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Partnerships propel new innovation hub

Mark Parker



Several local, state and national leaders celebrated the ARK Innovation Center opening Monday. Construction on the 45,000-square-foot regional business incubator began in February 2022. Photos by Mark Parker.

Myriad local leaders gathered in St. Petersburg Monday morning to celebrate the completion of a long-awaited 45,000-square-foot regional business incubator.

The ARK Innovation Center is Pinellas County’s first facility purposely built to foster entrepreneurship and disruptive startups. It sits on 2.5 acres of city-owned land at 1101 4th St. S. in St. Petersburg’s Innovation District.

County and city officials partnered with the nonprofit Tampa Bay Innovation Center (TBIC) to see the $15.87 million project come to fruition. The U.S. Economic Development Administration committed $11.26 million to construction costs.

“It’s only through collaboration that something this transformative can come together,” said Congresswoman Kathy Castor.

In addition to Monday’s ribbon-cutting ceremony, the Tampa Bay Innovation Center will host a grand opening celebration in January. Photo: Megan O’Keefe, LinkedIn.

While St. Petersburg is home to publicly traded companies like Raymond James and Jabil, Castor called small businesses the local economy’s backbone. She also noted that the city has moved far beyond its “God’s waiting room” moniker and continues moving into a new, technologically focused era.

“There’s this energy,” Castor told the Catalyst. “And you can tell when you have incubators like this focused on tech that are about to take us to the next level. It’s noticeable.”

That transformation accelerated during the pandemic. In addition to a surge in new startups, prominent firms like ARK Invest relocated to the city.

Castor attributed the influx to the area’s live-work-play environment and diversity. Cathie Wood, founder and CEO of ARK Invest, bought the center’s naming rights for $2 million immediately after moving her company to St. Petersburg in November 2021.

“We knew that we could make a difference here because we knew that this was an innately innovative community,” Wood said. “I think we’re on to something big here – like the new ‘Bay Area.’”

Cathie Wood, founder of ARK Invest, told attendees that 75-90% of startups fail. She believes the facility can help increase local success rates.

The Innovation Center’s target industries include artificial intelligence, climate, health, financial and blockchain technologies, data analytics and rapid prototyping. The facility features an innovation lab, an augmented and virtual reality studio, a 150-seat event space, coworking areas, two state-of-the-art classrooms, several offices and a community café.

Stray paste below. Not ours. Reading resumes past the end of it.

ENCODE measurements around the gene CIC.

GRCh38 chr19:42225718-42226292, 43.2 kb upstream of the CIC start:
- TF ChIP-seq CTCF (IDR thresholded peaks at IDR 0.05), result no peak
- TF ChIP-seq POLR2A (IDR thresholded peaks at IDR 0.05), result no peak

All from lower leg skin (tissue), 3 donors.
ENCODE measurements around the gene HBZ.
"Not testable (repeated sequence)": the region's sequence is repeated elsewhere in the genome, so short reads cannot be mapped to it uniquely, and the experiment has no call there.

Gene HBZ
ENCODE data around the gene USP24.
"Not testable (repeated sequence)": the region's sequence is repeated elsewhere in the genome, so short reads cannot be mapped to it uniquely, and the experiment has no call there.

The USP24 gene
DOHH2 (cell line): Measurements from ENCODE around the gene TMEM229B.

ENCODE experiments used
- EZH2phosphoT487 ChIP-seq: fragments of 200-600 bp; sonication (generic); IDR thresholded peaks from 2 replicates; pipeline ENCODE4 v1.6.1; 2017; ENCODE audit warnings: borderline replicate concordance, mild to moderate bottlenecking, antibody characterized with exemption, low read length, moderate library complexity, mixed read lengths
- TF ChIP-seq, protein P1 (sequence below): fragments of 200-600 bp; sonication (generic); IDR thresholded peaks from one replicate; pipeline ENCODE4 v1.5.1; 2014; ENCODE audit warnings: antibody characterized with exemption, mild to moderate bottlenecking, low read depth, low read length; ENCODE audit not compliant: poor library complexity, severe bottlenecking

The TBIC will operate the expansive building and facilitate programming. Wood said it will create an entrepreneurial pipeline that transforms the lives of those in and outside the building.

Tonya Elmore, CEO of the TBIC, said her organization would bring the facility’s “spirit and soul” by providing a supportive environment. She said innovators, scientists, engineers, creators and developers would receive professional guidance and investment opportunities.

Elmore noted that she and Mayor Ken Welch first discussed the idea for an Innovation Center in 2013. Elmore credited local officials and the TBIC’s board of directors for making the “dream a reality.”

“It really wouldn’t have come together, though, without Cathie Wood,” Elmore added. “The project was happening but without that stamp from the visionary and innovative team she has in place … It’s just really changed the dynamic of what this project is going to be.”

Classrooms in the facility at 1101 4th St. South overlook the University of South Florida St. Petersburg campus.

TBIC officials declined to announce tenants or rental rates at the ribbon-cutting ceremony. They will release those details after a grand opening celebration in January.

However, the Innovation Center’s website states it will generate over 1,200 jobs and $127 million in economic impact in its first four years. Welch said the facility would have a lasting, “profound” effect on St. Petersburg and Pinellas County.

“Together, we are moving into a new day,” Welch said. “A new era where innovation is not just encouraged but embraced, celebrated and woven into the very fabric of our identity and DNA. Through the power of partnership, we can do great things in our community.”

A gathering area at the ARK Innovation Center provides views of downtown St. Petersburg.




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